Export Credit Agencies usually limit financing from countries that are deemed unsafe in terms of creditworthiness in an attempt to control the risk effectively. Additionally, committees of government officials and the export credit agency officials will review the larger and more complex financing endeavours as these transactions are prone to a significant amount of risk relative to normal transactions.   

Authoritatively supported export credit is connected to official development assistance (ODA) which makes the agency subject to the regulations set by the organisation of economic cooperation and development (OECD). This has provided a framework for export credit agencies to legally abide by where the arrangement sets forth the most (generous) export credit terms and conditions that can be officially supported. This ensures that competition is based on the price and quality of the exported goods and not the financial terms provided. Furthermore, theoretically speaking, this should eliminate excessive subsidies and trade distortions related to officially supported export credits.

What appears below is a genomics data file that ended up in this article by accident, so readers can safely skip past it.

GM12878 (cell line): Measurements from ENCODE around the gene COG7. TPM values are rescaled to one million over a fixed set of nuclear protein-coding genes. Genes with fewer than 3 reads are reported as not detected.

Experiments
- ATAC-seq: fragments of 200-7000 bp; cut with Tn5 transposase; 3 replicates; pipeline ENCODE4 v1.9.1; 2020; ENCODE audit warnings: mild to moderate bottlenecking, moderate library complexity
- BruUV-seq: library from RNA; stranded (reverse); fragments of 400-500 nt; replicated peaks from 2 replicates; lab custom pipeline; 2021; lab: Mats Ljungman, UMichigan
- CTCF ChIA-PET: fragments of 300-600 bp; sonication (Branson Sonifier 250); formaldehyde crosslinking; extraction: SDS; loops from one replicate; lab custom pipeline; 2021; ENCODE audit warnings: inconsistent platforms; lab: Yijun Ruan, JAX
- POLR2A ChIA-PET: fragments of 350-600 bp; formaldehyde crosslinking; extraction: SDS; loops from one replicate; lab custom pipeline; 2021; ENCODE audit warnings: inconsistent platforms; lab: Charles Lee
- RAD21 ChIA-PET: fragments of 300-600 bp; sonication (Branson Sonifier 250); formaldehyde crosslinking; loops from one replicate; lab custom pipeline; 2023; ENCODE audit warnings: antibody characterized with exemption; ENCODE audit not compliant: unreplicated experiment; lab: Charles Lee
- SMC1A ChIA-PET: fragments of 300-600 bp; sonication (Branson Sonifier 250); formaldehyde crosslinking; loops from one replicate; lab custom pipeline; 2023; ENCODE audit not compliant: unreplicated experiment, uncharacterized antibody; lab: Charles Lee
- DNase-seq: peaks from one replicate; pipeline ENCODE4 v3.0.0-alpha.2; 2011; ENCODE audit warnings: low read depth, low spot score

Since 1999, countries have been assigned into risk categories harmonized with minimum premium rates that have been allocated to the various risk categories this is not inclusive of agricultural exports or military-related trade which was a relatively recent decision implemented by the World Trade Union.

Many disregard officially approved export credits as export subsidies correspondingly, the facilitation of export credit agencies are accepted by many to be a type of corporate welfare. Another issue with an export credit agency is that it not motivated by developmental goals such as trade finance but instead generates supplementary debt in relatively poorer economies to support industries in relatively well-developed economies, this leads to export credits interfering with aid money and debt relief programs where the debt gets repaid back to better-developed economies